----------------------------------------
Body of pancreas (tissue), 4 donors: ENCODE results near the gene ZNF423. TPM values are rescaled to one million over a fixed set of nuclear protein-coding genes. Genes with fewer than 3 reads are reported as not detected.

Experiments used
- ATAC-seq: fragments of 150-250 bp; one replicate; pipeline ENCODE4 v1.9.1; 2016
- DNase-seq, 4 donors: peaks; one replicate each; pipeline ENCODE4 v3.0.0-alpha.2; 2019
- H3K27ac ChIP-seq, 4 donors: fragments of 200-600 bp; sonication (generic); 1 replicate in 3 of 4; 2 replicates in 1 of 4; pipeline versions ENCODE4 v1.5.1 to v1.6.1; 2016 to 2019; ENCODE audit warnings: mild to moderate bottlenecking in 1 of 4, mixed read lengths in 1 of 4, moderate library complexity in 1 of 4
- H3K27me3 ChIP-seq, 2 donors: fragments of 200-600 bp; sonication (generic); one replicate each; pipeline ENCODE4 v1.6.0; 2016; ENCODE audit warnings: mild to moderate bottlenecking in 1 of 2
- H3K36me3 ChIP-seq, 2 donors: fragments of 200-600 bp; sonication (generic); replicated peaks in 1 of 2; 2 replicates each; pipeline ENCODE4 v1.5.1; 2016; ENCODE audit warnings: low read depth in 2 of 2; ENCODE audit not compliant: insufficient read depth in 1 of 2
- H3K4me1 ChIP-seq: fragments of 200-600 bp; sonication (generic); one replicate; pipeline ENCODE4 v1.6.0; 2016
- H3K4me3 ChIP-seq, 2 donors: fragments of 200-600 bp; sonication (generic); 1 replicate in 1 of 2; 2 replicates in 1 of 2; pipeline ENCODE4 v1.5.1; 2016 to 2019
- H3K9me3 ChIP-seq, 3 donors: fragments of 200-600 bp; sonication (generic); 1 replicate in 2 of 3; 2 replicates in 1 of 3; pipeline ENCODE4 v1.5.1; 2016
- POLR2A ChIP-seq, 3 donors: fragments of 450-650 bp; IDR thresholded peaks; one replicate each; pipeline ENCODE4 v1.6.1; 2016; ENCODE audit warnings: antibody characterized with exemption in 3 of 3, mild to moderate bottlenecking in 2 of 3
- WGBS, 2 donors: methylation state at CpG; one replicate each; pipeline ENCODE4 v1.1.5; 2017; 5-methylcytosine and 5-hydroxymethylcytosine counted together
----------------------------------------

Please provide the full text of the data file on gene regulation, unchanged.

Body of pancreas (tissue), 4 donors: ENCODE results near the gene ZNF423. TPM values are rescaled to one million over a fixed set of nuclear protein-coding genes. Genes with fewer than 3 reads are reported as not detected.

Experiments used
- ATAC-seq: fragments of 150-250 bp; one replicate; pipeline ENCODE4 v1.9.1; 2016
- DNase-seq, 4 donors: peaks; one replicate each; pipeline ENCODE4 v3.0.0-alpha.2; 2019
- H3K27ac ChIP-seq, 4 donors: fragments of 200-600 bp; sonication (generic); 1 replicate in 3 of 4; 2 replicates in 1 of 4; pipeline versions ENCODE4 v1.5.1 to v1.6.1; 2016 to 2019; ENCODE audit warnings: mild to moderate bottlenecking in 1 of 4, mixed read lengths in 1 of 4, moderate library complexity in 1 of 4
- H3K27me3 ChIP-seq, 2 donors: fragments of 200-600 bp; sonication (generic); one replicate each; pipeline ENCODE4 v1.6.0; 2016; ENCODE audit warnings: mild to moderate bottlenecking in 1 of 2
- H3K36me3 ChIP-seq, 2 donors: fragments of 200-600 bp; sonication (generic); replicated peaks in 1 of 2; 2 replicates each; pipeline ENCODE4 v1.5.1; 2016; ENCODE audit warnings: low read depth in 2 of 2; ENCODE audit not compliant: insufficient read depth in 1 of 2
- H3K4me1 ChIP-seq: fragments of 200-600 bp; sonication (generic); one replicate; pipeline ENCODE4 v1.6.0; 2016
- H3K4me3 ChIP-seq, 2 donors: fragments of 200-600 bp; sonication (generic); 1 replicate in 1 of 2; 2 replicates in 1 of 2; pipeline ENCODE4 v1.5.1; 2016 to 2019
- H3K9me3 ChIP-seq, 3 donors: fragments of 200-600 bp; sonication (generic); 1 replicate in 2 of 3; 2 replicates in 1 of 3; pipeline ENCODE4 v1.5.1; 2016
- POLR2A ChIP-seq, 3 donors: fragments of 450-650 bp; IDR thresholded peaks; one replicate each; pipeline ENCODE4 v1.6.1; 2016; ENCODE audit warnings: antibody characterized with exemption in 3 of 3, mild to moderate bottlenecking in 2 of 3
- WGBS, 2 donors: methylation state at CpG; one replicate each; pipeline ENCODE4 v1.1.5; 2017; 5-methylcytosine and 5-hydroxymethylcytosine counted together